VIDEO: Path to Clean Energy: The Role of Hydropower in a Rapidly Decarbonizing Grid
On December 7th, NHA hosted its latest Path to Clean Energy Virtual Event, “The Role of Hydropower in a Rapidly Decarbonizing Grid” featuring panelists from American Rivers, Stanford Woods Institute for Environment and Union of Concerned Scientists.
About the Event
Recently, the hydropower industry and river community signed a historic Joint Statement of Collaboration to discuss ways to maximize hydropower’s climate benefits, while also mitigating the environmental impact of dams and supporting environmental restoration. With the inauguration just a few months away, President-Elect Joe Biden has proposed a climate plan that would eliminate carbon emissions from the electricity sector by 2035.
At this virtual event, panelists explored the increased role that hydropower can play in decarbonizing the grid, and how it can be accomplished in a way that bolsters the health and vitality of our nation’s rivers.
- Bob Irvin, President, American Rivers
- Dan Reicher, Senior Research Scholar, Stanford Woods Institute for Environment
- Steve Clemmer, Director of Energy Research & Analysis, Union of Concerned Scientists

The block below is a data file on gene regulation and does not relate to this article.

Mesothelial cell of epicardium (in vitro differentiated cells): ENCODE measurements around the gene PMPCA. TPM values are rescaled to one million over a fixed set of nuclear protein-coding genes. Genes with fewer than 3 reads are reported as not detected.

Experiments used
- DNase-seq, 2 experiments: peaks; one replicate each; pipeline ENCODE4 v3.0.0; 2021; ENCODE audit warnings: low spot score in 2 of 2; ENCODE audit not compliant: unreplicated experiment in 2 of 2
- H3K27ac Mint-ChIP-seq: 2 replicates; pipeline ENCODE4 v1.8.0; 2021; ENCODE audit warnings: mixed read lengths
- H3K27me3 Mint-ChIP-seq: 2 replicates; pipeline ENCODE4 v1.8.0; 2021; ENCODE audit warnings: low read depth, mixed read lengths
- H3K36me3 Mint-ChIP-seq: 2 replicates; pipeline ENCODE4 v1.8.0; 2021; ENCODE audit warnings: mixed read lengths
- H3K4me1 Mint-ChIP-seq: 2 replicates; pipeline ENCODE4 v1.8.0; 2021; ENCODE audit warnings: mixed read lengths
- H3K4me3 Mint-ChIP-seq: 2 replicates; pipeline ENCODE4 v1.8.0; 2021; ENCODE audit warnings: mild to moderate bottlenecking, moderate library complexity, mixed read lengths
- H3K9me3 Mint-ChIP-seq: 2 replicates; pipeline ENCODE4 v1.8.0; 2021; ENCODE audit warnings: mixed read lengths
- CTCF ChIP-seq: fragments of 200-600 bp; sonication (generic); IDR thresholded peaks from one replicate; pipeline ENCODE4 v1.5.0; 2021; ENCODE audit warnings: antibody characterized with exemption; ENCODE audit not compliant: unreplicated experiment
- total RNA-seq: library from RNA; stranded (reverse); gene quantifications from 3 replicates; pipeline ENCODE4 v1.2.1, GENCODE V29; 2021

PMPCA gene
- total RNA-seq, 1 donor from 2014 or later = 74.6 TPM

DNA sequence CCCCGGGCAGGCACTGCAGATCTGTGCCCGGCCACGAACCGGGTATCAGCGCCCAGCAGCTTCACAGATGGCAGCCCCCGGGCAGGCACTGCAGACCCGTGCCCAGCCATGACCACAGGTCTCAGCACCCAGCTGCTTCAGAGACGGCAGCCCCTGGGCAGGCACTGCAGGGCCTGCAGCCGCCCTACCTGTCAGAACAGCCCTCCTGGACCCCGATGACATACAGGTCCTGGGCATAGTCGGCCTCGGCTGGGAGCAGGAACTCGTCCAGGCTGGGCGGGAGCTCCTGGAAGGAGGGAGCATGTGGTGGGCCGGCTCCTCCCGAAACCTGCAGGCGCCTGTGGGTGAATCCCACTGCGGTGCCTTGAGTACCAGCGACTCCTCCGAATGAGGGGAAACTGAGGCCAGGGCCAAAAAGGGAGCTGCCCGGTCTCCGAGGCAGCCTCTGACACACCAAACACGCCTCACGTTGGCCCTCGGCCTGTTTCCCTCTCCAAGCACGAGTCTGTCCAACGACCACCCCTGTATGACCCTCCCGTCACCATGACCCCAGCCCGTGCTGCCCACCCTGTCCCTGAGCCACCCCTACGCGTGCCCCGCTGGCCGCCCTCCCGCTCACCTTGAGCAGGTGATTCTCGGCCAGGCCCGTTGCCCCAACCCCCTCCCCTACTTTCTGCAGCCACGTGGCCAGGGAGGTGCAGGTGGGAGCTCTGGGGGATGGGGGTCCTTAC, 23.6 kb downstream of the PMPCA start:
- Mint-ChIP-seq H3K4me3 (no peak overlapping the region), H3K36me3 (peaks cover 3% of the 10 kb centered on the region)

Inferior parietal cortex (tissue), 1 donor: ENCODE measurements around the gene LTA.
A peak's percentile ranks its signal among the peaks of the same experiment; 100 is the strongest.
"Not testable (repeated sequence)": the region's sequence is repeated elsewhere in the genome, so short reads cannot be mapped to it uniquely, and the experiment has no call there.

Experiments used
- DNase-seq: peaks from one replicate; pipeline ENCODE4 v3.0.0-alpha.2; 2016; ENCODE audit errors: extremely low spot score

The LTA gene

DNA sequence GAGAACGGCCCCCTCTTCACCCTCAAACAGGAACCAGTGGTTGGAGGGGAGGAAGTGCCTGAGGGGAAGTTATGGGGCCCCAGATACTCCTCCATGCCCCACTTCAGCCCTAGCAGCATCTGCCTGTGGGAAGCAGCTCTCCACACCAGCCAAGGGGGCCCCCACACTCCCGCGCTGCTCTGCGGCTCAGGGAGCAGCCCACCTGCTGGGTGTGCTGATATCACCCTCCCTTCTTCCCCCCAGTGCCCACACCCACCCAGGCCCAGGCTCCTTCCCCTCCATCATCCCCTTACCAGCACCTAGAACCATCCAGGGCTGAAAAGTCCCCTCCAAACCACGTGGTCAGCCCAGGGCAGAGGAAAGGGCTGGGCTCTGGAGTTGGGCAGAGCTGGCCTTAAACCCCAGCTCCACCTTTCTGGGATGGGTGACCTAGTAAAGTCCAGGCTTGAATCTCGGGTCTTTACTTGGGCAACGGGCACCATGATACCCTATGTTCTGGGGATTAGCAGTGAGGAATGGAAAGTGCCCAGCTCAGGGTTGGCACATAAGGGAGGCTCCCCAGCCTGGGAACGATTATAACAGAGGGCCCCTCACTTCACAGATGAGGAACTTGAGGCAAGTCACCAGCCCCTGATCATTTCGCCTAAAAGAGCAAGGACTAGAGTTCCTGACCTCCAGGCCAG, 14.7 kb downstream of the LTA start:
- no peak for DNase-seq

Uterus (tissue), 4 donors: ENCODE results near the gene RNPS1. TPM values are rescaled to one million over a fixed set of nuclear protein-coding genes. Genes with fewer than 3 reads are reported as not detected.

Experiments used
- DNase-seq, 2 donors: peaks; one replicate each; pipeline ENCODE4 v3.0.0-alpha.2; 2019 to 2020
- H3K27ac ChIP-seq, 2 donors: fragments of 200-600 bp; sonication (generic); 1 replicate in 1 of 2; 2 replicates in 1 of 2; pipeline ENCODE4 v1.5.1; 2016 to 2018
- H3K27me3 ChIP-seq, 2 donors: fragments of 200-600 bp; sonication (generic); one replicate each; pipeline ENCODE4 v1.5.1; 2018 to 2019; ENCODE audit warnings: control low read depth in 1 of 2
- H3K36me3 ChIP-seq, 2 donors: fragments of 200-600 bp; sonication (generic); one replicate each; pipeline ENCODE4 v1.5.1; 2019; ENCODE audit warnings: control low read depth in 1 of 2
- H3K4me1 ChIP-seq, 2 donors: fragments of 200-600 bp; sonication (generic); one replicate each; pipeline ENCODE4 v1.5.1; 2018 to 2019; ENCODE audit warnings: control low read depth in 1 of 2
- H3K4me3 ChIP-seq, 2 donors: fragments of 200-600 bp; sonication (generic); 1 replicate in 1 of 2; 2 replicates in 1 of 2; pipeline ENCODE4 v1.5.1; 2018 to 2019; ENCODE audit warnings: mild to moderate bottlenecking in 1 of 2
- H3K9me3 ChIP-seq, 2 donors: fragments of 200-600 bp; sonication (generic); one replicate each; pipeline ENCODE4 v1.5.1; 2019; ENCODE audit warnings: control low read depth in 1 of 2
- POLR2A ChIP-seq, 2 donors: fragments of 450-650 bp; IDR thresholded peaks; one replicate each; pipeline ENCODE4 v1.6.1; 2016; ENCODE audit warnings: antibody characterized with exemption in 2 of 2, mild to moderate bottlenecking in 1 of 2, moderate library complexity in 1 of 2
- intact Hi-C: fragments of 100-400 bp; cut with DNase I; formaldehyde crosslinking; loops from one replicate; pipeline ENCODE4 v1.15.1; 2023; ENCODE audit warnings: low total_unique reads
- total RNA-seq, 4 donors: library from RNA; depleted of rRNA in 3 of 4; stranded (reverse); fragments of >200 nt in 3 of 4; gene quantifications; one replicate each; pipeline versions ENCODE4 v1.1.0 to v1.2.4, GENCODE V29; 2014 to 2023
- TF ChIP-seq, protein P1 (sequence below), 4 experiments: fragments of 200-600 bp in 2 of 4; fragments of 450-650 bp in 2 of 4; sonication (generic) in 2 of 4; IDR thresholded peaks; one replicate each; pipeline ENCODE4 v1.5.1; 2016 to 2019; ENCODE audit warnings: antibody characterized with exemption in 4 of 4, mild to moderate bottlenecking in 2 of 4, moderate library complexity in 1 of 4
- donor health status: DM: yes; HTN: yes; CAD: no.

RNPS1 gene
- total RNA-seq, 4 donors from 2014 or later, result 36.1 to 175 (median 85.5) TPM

- Malcolm Woolf, President & CEO, National Hydropower Association
The Joint Statement of Collaboration of Hydropower was convened by Stanford University’s Woods Institute for the Environment, where Dan Reicher is a senior research scholar.
With more than 90,000 existing U.S. dams, of which less than 2,500 have power houses, the hydropower industry and river community collectively agreed that this basic fact created the opportunity to:
- Rehabilitate powered and non-powered dams that need repairs,
- Retrofit (e.g., upgrade) powered dams by adding generation at non-powered dams, developing pumped storage projects, and enhancing dam and reservoir operations, and
- Remove dams that no longer provided benefits to society, have safety issues that cannot be cost-effectively mitigated, or have adverse environmental impacts that cannot be effectively addressed.